Monday, September 30, 2013
It's not hard to find people who hate flying, and the intrusive security resulting from the Muslim terrorist attacks and attempts from the early 2000s has only made that worse. For many who can only afford cattle class, a.k.a. coach or economy, the dislike is to do with discomfort. We are among those who dislike flying for these reasons, unless we get a window seat on a clear day, which compensates.
Aviophobia, however, is the fear of flying, a level of anxiety so great that it prevents a person from traveling by air, or causes great distress to a person when he or she is compelled to travel by air. Apparently about 1 person in 10 will simply not fly unless they really have to. For a country like NZ which is surrounded by sea and a long way from anywhere else (even a voyage to Australia will take 3 days by sea on a container ship), that has an obvious economic impact.
There are several courses offered that should help people overcome irrational fears in various countries including online (some free) - a list is on this webpage
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|A westbound stack train is seen near the Devil's Slide on 11 June 2006, an AC45CCTE on the point. (DW Davidson)|
A 40 mile (64 km) canyon in the Wasatch Range near Ogden and today the UP line is paralleled by I-80. Plenty of info on this webpage.
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This pic, attributed to Neils Peter Brown, shows the base of the Crichton's Bus Service which operated between Johnsonville and Wellington. It was on on the west side of Johnsonville Road about where the entrance to the Johnsonville Shopping Mall now is.
The service station, in common with most in that era, sold different brands of fuel and oil - Shell, Texaco, Big Tree, Atlantic and Castrol.
The centre vehicle is a 'service car' with the destination of "Chateau", a reference to Chateau Tongoriro in the volcanic plateau.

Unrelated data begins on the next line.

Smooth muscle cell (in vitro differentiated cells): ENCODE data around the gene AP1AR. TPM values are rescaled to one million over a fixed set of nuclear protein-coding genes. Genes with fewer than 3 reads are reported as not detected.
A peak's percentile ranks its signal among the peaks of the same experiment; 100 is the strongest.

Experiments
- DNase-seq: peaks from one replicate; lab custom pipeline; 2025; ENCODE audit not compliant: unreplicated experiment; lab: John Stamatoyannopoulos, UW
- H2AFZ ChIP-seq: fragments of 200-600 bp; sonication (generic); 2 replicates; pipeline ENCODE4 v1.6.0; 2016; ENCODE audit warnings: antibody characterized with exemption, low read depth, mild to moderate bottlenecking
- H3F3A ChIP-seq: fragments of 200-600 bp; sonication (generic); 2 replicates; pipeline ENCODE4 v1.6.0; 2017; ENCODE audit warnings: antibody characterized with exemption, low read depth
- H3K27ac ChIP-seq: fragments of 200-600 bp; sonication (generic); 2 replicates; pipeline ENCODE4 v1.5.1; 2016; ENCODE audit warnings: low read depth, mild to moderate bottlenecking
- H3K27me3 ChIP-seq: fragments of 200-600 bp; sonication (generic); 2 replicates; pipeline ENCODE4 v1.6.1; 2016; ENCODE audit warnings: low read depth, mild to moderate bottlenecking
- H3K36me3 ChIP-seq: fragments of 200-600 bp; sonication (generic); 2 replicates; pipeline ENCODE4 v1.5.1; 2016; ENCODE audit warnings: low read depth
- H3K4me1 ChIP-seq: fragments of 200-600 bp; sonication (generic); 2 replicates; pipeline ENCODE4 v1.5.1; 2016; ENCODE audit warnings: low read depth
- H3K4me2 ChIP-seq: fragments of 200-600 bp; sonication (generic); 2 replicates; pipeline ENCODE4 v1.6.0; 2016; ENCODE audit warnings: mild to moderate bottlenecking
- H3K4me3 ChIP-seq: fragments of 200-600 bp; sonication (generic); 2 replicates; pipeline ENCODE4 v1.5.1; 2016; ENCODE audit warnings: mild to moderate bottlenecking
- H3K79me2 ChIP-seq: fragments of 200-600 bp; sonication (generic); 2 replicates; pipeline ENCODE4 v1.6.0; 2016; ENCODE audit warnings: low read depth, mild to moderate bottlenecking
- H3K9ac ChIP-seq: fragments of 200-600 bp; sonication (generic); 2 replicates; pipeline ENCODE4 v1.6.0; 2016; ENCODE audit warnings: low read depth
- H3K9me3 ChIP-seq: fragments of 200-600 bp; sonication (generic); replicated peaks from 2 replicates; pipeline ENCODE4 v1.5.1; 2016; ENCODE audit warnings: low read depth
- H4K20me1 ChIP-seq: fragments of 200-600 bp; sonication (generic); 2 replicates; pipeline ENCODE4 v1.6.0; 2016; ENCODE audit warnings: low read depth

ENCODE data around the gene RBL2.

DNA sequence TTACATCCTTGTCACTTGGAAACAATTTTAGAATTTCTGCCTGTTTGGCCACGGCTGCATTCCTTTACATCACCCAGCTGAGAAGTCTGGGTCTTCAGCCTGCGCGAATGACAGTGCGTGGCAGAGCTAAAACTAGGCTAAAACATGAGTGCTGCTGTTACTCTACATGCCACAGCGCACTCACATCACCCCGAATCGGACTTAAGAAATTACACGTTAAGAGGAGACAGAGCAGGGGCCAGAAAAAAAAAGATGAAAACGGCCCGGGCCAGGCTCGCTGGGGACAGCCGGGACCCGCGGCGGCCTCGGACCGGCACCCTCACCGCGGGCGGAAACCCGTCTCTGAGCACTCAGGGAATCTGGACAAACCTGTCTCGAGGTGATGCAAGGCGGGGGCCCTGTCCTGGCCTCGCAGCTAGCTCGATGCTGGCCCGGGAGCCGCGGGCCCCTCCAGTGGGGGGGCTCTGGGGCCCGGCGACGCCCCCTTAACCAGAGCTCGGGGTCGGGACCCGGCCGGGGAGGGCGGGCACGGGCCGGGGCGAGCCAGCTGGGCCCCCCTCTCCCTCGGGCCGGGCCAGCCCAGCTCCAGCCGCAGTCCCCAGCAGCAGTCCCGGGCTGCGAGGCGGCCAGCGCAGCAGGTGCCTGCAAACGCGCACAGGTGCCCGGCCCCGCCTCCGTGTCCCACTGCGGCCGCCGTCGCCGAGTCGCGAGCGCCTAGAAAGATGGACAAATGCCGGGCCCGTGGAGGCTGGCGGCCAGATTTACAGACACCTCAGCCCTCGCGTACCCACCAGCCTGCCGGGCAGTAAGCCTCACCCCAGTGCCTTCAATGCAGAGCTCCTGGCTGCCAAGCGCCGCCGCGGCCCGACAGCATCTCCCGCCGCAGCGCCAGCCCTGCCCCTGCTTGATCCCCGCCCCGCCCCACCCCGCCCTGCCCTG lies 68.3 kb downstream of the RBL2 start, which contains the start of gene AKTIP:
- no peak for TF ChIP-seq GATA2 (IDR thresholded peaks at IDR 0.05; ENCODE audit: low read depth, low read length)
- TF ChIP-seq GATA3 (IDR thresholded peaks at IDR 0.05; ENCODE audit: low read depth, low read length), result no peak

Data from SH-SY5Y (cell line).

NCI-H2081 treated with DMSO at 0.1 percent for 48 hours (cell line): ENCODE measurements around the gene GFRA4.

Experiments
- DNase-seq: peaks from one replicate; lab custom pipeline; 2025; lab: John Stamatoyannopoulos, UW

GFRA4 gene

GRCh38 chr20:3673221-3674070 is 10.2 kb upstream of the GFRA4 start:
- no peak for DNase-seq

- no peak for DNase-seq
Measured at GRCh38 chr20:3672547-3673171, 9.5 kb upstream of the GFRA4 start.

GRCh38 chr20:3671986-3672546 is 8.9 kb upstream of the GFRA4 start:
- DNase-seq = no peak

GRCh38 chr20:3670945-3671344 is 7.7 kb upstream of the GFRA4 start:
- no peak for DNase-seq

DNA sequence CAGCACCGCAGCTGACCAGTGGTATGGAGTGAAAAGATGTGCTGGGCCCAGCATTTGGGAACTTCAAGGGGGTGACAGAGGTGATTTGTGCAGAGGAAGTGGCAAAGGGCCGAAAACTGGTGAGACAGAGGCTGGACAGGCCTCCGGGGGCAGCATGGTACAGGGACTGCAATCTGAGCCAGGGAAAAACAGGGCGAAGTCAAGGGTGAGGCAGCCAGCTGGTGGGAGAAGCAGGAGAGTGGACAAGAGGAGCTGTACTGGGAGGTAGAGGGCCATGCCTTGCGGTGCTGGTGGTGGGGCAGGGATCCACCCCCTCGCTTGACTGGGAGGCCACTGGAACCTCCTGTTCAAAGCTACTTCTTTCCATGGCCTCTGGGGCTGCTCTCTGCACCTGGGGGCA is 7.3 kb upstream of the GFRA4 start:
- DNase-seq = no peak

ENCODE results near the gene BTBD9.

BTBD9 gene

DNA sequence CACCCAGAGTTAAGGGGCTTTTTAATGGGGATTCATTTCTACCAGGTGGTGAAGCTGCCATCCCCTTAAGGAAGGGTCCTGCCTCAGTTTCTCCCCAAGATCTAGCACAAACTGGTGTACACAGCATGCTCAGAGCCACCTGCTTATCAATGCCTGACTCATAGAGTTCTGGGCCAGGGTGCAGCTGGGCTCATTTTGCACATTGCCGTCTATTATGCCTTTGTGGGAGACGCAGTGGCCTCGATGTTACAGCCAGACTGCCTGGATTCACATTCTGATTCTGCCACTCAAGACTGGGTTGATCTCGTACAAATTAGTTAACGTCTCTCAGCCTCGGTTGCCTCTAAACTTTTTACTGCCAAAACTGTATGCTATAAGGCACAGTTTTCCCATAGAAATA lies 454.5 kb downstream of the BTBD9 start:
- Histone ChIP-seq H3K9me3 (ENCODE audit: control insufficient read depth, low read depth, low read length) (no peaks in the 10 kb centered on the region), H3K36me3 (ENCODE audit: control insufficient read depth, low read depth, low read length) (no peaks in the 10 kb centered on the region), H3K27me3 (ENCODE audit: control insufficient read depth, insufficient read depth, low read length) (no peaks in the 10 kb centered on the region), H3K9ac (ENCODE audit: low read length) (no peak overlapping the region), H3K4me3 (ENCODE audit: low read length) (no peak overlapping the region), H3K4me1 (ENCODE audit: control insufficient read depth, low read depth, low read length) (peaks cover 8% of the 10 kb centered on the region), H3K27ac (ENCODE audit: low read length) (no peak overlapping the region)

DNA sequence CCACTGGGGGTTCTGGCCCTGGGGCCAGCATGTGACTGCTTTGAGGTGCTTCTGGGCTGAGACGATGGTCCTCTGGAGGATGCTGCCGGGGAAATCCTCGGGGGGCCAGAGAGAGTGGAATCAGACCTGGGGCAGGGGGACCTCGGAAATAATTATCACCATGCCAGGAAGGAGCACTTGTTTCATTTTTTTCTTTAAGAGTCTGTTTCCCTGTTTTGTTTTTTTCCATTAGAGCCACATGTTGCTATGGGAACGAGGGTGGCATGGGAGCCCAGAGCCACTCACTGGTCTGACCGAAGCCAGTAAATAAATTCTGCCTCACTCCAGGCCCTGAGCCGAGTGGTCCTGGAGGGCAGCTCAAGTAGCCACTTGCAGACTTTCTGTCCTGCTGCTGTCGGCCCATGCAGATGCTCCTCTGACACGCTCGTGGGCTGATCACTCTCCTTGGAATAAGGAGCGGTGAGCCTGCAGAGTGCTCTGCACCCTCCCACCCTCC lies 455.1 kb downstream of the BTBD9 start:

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This 2,120 feet (646 m) long cable-stayed bridge over the Penobscot River was completed in 1997 replacing a bridge from 1931. It is 135 feet (41 m) above the water. Apart from the engineering, the notable feature is the Penobscot Narrows Observatory, the tallest public bridge observatory in the world. The tower is 420 feet (128 m) high and allows visitors to view the bridge, the nearby Fort Knox State Historic Site, the Penobscot River and the Bay. (Picture source)
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The first two lines on the left are electric multiple units, for the time being used on the Johnsonville and Paekakariki lines, while the others are lines of wooden bodied carriages are for supplementing the Paekakariki EMU trains at peak times and all the Hutt Valley services, pending their electrification. A couple of steam locomotives can be seen shunting in the distance. Another photo considered for, but not used in the book Wellington Transport Memories.
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Sunday, September 29, 2013